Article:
TOPEKA, Kan. (WIBW) — Topeka police quickly found the bodies of a man and a woman in the basement of the small bungalow at 115 N.W. Grant on March 12, 2017.
“We got a body down here!” an officer’s voice said.
“Two bodies!” an officer called.
“Where’s the third?” another officer said.
It took police another 10 minutes of crisscrossing the basement floor before an officer found the second man’s body under debris near the first two.
The three victims were Luke Davis, 20; Nicole Fisher, 38; and Matthew Leavitt, 19.
The video tape was shown during the first day of evidence in the trial of Kora L. Liles, 32.
On Tuesday, Shawnee Co. District Court jurors watched a 25-minute video from a police Axon body camera. Police had used a small battering ram to break in an exterior door at the house and pried open the padlocked basement door.
Officers also had to make peace with an underfed tan Labrador retriever roaming inside the house.
Liles, of Topeka, is charged with three counts of felony first-degree murder in the killing of each victim; three counts of aggravated assault, three counts of aggravated kidnapping; and cultivating, distributing or possessing methamphetamines and unlawful use of drug paraphernalia.
In the prosecution’s opening statement, Chief Deputy District Attorney Dan Dunbar said that while other defendants were smothering, stabbing and strangling the three victims in the North Topeka house, Liles was shopping at a WalMart and buying food from a McDonald’s to establish an alibi by being video-taped on the stores’ security cameras.
Liles wasn’t in the house at 115 N.W. Grant when the three were murdered, Dunbar told jurors, but she was charged because she aided and abetted in the crimes. The three were slain on March 12, 2017.
At times during Dunbar’s opening statement, Liles shook her head from side to side.
One by one, the three victims were killed in the living room of the small house where they had been held for hours, Dunbar told 12 jurors and three alternate jurors.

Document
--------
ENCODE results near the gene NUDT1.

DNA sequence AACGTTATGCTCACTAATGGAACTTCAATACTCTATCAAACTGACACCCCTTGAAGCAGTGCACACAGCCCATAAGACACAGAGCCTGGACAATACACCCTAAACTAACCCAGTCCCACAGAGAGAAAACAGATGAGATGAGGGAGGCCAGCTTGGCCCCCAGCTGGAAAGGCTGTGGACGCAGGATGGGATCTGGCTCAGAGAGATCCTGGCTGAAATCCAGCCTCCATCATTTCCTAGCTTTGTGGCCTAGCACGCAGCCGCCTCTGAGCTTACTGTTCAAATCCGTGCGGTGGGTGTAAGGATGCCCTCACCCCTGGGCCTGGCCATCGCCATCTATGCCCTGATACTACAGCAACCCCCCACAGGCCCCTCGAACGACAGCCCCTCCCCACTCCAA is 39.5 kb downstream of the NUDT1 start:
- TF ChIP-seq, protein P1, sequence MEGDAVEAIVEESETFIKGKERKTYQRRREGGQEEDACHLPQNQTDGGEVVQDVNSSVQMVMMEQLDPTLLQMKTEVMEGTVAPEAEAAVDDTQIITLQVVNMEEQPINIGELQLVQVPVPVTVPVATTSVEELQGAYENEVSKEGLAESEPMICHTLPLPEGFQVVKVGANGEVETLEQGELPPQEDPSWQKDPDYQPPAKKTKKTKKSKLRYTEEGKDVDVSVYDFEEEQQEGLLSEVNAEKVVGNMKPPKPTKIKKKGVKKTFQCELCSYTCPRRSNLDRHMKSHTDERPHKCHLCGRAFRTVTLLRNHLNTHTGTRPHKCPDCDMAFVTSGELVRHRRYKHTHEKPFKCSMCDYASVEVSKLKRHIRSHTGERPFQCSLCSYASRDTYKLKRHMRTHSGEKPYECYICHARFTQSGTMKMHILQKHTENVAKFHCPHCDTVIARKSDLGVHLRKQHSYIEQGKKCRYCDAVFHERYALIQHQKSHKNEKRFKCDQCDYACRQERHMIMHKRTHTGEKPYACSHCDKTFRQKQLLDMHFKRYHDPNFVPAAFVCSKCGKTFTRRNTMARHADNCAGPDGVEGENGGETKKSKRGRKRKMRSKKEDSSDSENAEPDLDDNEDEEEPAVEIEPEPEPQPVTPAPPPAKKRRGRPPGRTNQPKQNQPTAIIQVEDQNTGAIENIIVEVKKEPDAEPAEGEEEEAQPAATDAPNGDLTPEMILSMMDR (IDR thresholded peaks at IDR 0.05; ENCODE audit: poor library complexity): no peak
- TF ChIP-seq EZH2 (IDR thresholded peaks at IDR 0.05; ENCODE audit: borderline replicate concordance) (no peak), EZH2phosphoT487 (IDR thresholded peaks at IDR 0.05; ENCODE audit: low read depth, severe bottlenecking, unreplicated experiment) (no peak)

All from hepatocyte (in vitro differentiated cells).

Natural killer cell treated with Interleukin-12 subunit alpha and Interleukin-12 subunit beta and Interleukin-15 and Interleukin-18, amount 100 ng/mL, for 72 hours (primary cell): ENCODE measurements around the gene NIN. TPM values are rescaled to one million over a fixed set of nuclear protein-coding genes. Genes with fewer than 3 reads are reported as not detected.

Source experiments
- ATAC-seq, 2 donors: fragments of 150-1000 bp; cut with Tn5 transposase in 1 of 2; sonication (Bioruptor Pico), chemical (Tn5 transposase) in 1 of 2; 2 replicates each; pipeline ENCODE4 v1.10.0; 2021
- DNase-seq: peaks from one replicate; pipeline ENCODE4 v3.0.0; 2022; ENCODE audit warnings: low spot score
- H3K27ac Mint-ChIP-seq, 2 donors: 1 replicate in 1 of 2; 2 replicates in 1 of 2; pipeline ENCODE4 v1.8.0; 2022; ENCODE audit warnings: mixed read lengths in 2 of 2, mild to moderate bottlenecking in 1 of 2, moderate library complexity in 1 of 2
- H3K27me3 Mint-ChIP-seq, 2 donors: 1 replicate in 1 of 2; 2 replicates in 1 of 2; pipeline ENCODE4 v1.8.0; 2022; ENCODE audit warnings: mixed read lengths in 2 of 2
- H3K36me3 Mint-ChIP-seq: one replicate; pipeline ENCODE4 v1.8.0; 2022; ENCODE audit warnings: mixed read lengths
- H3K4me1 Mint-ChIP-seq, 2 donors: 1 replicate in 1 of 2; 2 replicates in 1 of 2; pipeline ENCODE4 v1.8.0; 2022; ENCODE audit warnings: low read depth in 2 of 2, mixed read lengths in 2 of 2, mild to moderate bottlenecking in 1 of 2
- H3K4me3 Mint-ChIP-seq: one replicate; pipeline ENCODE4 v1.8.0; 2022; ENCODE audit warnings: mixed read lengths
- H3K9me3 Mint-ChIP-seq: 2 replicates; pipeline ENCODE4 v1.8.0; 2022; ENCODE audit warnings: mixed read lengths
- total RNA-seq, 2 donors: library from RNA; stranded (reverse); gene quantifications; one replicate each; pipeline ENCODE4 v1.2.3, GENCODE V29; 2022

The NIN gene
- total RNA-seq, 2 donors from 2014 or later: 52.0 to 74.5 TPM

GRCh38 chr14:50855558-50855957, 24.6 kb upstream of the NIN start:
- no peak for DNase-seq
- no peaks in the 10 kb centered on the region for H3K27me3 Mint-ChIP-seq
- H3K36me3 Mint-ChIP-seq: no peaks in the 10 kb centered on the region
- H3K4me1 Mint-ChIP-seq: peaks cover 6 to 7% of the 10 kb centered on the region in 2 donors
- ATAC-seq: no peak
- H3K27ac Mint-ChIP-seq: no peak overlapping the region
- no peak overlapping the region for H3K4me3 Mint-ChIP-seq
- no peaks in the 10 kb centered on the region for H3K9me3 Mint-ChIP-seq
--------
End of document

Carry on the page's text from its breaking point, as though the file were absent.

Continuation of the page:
You would like to think “someone would step up and stop this,” Dunbar said. “No one did.”
Before the slayings, Liles, who had been holding a pistol, ordered Davis and Leavitt and Shane Mays, 19, to remove their shirts, which they did, Dunbar told jurors. Then she ordered them to dance, and two defendants did so.
On Tuesday, defense attorney Gary Conwell declined to make an opening statement.
Of the other four defendants, Joseph Aaron Krahn, 35, was sentenced Nov. 17 to three consecutive life terms of 50 years each for each victim. Krahn strangled Davis and Leavitt and asphyxiated Fisher, according to a statement issued by the district attorney’s office.
Krahn pleaded no contest on Oct. 19 to three counts of first-degree murder. As part of the plea agreement, other charges were dismissed.
Three other defendants are scheduled to be tried.
On Oct. 22, Brian Joseph Flowers, 33, is to go on trial charged with two counts of felony first-degree murder in the slayings of Leavitt and Fisher; two counts of aggravated kidnapping; one count of aggravated assault; and one count of aggravated robbery.
The trial of defendants Joseph P. Lowry, 31, and Shane Andrew Mays, 20, will start on Sept. 24.
Lowry is charged with three counts of felony first-degree murder of the three victims or in the alternative, two counts of premeditated first-degree murder of two victims; three counts of aggravated kidnapping; and one count each of aggravated assault and aggravated robbery.
Mays is charged with two counts of premeditated first-degree murder.